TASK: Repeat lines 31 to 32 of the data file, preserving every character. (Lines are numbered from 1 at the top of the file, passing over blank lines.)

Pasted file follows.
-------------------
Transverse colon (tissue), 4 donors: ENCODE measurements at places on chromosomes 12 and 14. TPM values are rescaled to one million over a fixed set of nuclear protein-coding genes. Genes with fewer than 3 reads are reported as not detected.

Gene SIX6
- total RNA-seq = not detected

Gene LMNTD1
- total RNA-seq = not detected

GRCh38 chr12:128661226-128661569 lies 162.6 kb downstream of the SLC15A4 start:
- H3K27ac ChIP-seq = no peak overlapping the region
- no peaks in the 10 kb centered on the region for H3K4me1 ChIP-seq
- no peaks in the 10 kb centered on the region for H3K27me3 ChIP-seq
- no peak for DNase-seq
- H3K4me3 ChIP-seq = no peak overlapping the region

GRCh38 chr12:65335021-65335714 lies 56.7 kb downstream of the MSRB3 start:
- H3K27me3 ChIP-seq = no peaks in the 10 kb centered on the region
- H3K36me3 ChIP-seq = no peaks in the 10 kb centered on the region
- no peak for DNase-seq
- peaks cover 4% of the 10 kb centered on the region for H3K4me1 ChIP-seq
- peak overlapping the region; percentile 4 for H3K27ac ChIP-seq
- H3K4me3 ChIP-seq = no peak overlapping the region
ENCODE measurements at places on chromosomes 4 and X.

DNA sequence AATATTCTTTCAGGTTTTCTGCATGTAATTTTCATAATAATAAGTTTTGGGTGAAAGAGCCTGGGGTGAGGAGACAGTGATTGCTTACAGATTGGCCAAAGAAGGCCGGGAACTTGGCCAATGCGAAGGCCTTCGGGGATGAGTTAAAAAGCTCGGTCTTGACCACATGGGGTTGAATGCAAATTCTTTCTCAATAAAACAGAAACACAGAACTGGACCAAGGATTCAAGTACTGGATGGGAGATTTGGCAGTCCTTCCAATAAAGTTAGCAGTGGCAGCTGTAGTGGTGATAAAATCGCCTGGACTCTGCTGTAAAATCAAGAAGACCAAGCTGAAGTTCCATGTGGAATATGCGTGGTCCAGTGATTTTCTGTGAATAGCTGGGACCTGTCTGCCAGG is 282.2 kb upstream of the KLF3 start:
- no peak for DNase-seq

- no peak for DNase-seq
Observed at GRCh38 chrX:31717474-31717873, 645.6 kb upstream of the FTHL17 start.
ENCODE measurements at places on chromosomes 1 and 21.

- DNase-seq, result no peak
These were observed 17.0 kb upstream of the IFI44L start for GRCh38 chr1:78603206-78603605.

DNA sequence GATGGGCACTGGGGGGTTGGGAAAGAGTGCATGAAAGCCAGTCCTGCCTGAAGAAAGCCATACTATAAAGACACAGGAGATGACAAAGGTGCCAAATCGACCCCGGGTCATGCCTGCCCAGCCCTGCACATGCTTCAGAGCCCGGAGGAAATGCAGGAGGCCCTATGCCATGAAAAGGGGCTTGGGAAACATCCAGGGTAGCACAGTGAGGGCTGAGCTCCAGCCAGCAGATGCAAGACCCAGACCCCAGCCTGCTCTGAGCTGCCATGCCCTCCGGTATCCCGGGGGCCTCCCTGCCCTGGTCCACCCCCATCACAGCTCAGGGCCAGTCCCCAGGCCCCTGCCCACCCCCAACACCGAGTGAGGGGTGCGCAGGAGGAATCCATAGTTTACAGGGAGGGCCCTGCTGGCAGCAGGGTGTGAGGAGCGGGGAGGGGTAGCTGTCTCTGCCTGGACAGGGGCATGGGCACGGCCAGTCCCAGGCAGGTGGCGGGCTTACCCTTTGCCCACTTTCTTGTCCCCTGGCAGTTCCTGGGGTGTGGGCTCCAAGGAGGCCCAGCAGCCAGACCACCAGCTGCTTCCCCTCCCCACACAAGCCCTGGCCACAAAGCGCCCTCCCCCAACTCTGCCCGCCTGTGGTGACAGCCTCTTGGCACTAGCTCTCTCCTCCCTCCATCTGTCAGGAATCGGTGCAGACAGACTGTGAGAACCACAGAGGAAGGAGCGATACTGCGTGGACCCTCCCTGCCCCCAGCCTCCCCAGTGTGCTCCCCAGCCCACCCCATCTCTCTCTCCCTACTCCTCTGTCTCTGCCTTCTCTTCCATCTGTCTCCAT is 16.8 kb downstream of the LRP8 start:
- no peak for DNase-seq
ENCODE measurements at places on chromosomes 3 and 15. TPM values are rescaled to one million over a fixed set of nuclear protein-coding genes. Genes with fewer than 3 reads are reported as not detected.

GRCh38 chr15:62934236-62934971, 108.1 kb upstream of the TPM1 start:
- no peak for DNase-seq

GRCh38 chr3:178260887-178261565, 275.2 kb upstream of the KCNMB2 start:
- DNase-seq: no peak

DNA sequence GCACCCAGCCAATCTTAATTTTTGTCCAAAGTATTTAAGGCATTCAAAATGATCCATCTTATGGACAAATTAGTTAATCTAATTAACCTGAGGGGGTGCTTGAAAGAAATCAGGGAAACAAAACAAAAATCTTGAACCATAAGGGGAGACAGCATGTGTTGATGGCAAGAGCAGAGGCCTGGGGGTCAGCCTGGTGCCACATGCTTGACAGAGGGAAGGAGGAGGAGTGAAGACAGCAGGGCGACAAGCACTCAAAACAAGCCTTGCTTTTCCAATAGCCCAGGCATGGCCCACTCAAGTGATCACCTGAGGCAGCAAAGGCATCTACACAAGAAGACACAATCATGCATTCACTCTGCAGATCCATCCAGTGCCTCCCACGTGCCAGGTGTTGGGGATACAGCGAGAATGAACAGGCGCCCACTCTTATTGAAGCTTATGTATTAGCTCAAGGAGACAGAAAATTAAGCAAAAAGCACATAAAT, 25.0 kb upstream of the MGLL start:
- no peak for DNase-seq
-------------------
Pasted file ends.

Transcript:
- no peak for DNase-seq

GRCh38 chr3:178260887-178261565, 275.2 kb upstream of the KCNMB2 start: